Gartner Disses Oracle Security

By Lisa Vaas  |  Posted 2006-01-25 Print this article Print

Close on the heels of Oracle's latest critical patch update, Gartner publishes an advisory warning that, given the seriousness and the ease of exploit of the flaws involved, administrators have got to get over their laissez-faire attitude toward patching.

Close on the heels of Oracles latest critical patch update, Gartner has published an advisory warning that, given the seriousness and the ease of exploit of the flaws involved, administrators have got to get over their laissez-faire attitude toward patching. "Oracle has not yet experienced a mass security exploit, but this does not mean that one will never occur," Gartners Rich Mogull wrote. Oracle administrators have traditionally relied on their servers being well tucked behind firewalls, in addition to Oracles good record on strong security, and have thus oftentimes been slow to patch.
Oracle users often shrug at security woes. Click here to read more.
"Oracle databases have traditionally been located fairly deep within the enterprise," Mogull said in an interview with eWEEK. "People are now used to, when a CPU [Critical Patch Update] comes out, to wait days to patch. With Oracle, they tend to wait longer. These systems run well, these systems dont have downtime issues, so administrators wait a bit of time before installing patches. … Its fairly well-understood in the industry they dont patch as frequently" as users of other vendors software, he said. Beyond that, Mogull said, patching is sometimes impossible, given lack of support for legacy Oracle versions. "Oracle doesnt support products quite as long as some other vendors out there," he said. Hence, "many, many" clients are locked into older Oracle versions, since they rely on third-party applications that run on those older systems, he said. Regardless, the current laid-back attitude toward patching is unacceptable, Mogull said. "Critical Oracle vulnerabilities are being discovered and disclosed at an increasing rate, and exploit tools and proof-of-concept code are appearing more regularly on the Internet," he wrote in the advisory. "At least on administrators side, its time to update their management practices a bit, to better prepare" for testing and patching, he said. This need for more nimble patching shouldnt be too onerous, given Oracles switch to a quarterly patch release, Mogull said—a circumstance that puts patching on a predictable, regular schedule. Next Page: Is a massive Oracle exploit inevitable?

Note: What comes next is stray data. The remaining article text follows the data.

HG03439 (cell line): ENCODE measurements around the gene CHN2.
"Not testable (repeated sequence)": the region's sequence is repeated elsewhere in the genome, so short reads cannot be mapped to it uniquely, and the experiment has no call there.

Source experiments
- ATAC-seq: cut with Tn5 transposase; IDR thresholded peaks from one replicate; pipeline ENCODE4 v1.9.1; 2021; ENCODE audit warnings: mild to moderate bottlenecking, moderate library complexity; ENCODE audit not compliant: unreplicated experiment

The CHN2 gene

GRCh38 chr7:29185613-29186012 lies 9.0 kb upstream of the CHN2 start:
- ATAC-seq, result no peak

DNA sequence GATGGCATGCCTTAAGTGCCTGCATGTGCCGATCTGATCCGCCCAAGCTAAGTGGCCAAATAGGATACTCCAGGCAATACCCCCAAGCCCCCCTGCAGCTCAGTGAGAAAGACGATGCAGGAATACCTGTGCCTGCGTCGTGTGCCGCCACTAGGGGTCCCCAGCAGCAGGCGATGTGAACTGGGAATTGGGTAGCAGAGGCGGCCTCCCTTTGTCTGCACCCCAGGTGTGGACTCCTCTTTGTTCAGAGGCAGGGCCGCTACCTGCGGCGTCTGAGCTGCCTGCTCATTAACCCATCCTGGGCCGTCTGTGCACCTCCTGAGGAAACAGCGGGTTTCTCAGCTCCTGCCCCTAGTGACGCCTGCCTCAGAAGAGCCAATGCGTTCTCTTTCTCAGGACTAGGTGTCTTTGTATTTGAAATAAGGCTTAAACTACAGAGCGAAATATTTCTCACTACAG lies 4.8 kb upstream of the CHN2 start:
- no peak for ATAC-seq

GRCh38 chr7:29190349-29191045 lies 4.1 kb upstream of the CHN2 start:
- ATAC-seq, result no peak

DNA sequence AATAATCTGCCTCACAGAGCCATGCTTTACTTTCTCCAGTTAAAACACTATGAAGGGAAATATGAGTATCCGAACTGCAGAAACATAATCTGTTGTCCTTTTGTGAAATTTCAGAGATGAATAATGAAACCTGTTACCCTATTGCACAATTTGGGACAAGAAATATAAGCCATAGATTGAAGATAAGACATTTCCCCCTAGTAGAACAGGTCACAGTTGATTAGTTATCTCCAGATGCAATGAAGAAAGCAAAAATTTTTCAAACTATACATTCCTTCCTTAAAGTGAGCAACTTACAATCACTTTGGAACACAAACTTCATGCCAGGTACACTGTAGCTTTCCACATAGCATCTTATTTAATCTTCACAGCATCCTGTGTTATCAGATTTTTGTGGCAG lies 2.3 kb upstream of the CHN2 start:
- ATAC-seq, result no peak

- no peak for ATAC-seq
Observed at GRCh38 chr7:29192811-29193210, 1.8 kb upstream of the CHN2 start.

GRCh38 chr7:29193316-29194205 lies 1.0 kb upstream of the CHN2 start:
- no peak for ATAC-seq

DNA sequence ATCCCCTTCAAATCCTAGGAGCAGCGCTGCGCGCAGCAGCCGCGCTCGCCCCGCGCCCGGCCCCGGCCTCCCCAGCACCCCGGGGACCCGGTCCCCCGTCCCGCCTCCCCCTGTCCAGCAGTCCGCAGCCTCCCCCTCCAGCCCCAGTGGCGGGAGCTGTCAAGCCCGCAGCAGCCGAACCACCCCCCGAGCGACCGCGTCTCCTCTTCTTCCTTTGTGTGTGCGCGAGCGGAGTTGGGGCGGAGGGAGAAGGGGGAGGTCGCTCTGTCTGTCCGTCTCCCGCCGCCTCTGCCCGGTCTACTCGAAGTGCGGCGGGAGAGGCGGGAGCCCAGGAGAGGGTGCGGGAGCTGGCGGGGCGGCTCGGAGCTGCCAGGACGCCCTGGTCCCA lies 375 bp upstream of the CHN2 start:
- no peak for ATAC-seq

Lisa Vaas is News Editor/Operations for and also serves as editor of the Database topic center. Since 1995, she has also been a Webcast news show anchorperson and a reporter covering the IT industry. She has focused on customer relationship management technology, IT salaries and careers, effects of the H1-B visa on the technology workforce, wireless technology, security, and, most recently, databases and the technologies that touch upon them. Her articles have appeared in eWEEK's print edition, on, and in the startup IT magazine PC Connection. Prior to becoming a journalist, Vaas experienced an array of eye-opening careers, including driving a cab in Boston, photographing cranky babies in shopping malls, selling cameras, typography and computer training. She stopped a hair short of finishing an M.A. in English at the University of Massachusetts in Boston. She earned a B.S. in Communications from Emerson College. She runs two open-mic reading series in Boston and currently keeps bees in her home in Mashpee, Mass.

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